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Dazed and Confused

Member Since 21 Jul 2004
Offline Last Active Jan 19 2017 01:45 AM
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Posts I've Made

In Topic: Canting Keels Future and Past

30 December 2016 - 03:03 PM

I was never much interested in canting keel boats ... only because I like to sail shorthanded and did not like the complexity of them. BUT... I have been through a lot  of the performance PHRF and One off type boats but still want more speed. I am a mono hull guy  but recently have come to like the speed and simplicity of the multi hulls. As an alternative and because I cant give up on speed, I have been looking at the designs of the earlier canting keel production or semi production boats.  Am I wrong or were  boats like the Farr 11s and Schock 40 way ahead of their time and could see a re-interest among the local sailing crowd ?

 

I think you are right in that canting keel (ballast) boats may come back into favour and maybe even production for everyday sailors. They are just too damned efficient.Tom Schock was way ahead of his time in adopting the Dan Yachts concept for a production 40 footer. Its potential was seriously hurt when the strut fell off one of the boats following a hard ground and lack of follow up inspection. Nevertheless, the Schock 40 led the way and now,16 years later, almost every offshore monohull (Volvo, Vendee, super maxi etc.) has a canting keel. 

 

I have a Schock 40 and have raced Schock boats (35 and 40) for the last 18 years on the Great Lakes where boats get a special pounding from the steep, short waves there. Nothing significant has ever broken. (I can't say quite the same about the J Boats around me who have had their share of problems.) I am always amused when the SA Schock haters, like Great Red Shark, jump in on every thread to bash Tom Schock's efforts.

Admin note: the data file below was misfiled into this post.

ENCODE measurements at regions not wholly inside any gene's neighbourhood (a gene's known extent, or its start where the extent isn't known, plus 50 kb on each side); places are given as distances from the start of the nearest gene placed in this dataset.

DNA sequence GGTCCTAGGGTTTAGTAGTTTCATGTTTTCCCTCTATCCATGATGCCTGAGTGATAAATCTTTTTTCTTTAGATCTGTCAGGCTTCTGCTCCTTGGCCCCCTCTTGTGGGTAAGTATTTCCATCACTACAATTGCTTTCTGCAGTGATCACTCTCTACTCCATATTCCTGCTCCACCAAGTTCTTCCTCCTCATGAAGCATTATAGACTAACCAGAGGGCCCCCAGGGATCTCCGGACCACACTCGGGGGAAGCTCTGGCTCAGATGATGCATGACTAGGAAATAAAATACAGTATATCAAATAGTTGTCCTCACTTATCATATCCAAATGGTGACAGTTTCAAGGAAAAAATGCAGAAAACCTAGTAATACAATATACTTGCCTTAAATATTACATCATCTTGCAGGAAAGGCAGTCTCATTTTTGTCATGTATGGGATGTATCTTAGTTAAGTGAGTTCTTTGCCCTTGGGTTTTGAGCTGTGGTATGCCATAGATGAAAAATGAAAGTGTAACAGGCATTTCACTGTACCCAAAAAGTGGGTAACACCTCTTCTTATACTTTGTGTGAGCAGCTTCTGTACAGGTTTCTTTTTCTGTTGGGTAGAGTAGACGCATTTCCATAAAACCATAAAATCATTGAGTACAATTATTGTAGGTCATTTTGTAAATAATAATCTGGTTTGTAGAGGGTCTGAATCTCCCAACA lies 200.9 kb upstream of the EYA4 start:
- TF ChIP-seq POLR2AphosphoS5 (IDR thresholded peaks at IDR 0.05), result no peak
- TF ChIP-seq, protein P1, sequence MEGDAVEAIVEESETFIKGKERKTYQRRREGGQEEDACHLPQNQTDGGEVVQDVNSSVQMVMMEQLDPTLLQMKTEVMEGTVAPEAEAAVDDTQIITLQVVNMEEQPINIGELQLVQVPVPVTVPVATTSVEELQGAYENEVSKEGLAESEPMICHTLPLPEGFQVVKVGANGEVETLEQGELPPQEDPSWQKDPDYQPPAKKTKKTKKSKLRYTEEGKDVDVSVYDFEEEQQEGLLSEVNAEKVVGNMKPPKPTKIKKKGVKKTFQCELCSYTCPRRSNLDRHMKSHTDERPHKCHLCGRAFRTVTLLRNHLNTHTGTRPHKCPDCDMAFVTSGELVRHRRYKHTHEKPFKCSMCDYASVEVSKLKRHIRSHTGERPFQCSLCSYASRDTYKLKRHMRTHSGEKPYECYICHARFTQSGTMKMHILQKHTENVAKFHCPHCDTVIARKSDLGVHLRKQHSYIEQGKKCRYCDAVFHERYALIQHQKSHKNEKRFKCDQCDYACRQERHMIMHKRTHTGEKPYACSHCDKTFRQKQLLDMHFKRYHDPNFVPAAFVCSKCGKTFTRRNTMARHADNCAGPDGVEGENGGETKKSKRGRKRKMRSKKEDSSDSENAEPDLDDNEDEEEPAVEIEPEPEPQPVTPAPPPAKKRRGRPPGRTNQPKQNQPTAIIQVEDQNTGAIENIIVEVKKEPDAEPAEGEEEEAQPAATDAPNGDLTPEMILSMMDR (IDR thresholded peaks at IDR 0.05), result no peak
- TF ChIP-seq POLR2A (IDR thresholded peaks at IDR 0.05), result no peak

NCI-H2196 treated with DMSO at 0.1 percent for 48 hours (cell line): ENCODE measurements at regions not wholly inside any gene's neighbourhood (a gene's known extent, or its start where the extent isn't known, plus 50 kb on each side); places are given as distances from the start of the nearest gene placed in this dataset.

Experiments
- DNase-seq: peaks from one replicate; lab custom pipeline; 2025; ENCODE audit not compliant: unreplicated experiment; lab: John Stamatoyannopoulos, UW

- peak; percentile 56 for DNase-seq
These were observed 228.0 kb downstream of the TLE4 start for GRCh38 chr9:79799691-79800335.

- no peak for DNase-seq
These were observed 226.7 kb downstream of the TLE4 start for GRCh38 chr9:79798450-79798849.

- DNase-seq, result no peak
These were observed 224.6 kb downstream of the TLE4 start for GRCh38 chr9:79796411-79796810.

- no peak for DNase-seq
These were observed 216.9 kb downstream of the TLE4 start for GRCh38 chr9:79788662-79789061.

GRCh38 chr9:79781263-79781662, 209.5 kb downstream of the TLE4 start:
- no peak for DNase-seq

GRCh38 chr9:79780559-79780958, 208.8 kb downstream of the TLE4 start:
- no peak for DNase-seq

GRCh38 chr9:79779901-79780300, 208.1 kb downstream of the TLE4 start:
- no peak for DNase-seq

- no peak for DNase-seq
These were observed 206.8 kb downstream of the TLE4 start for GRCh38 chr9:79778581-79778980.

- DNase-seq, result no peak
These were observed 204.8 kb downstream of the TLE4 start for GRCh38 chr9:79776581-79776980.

I have been racing the Schock 40 almost exclusively shorthanded (and singlehanded!) the last few years. It is absolutely the perfect shorthanded boat once you get comfortable getting the big chute down without putting it in the water. I am not convinced yet that a top down furler is going to be reliable furling a free flying sail, but we shall see.

 

In terms of maintenance, I had the seals, bearings and bushings replaced after 12 seasons. That is not so bad. The hydraulics and ram are basically "Caterplllar" off the shelf. The system seems bulletproof, and capable of running endlessly. If you think about it, the workload of the ram on a sailboat is nothing compared to one on a backhoe digging all day long.

 

MKF nailed the battery situation. There is something about the 6 V batteries that keep on working even when they should have nothing left. I have done up to four days offshore and the keel never stopped working. I don't know how long it could have gone. You can always re-charge with a portable generator or rig the outboard to charge a pair of 6V at a time.

 

I note that J Boats has finally acknowledged shorthanded sailing (5  people in their view) with the 121. They have chosen water ballast which is nowhere near as efficient or nimble in my view. It also seems like just another significant winterizing issue from a northern perspective.

 

The bottom line is the rest of the fleet will just disappear behind a lightweight canting ballast boat off the wind. There is just a whole lot of fun in that concept!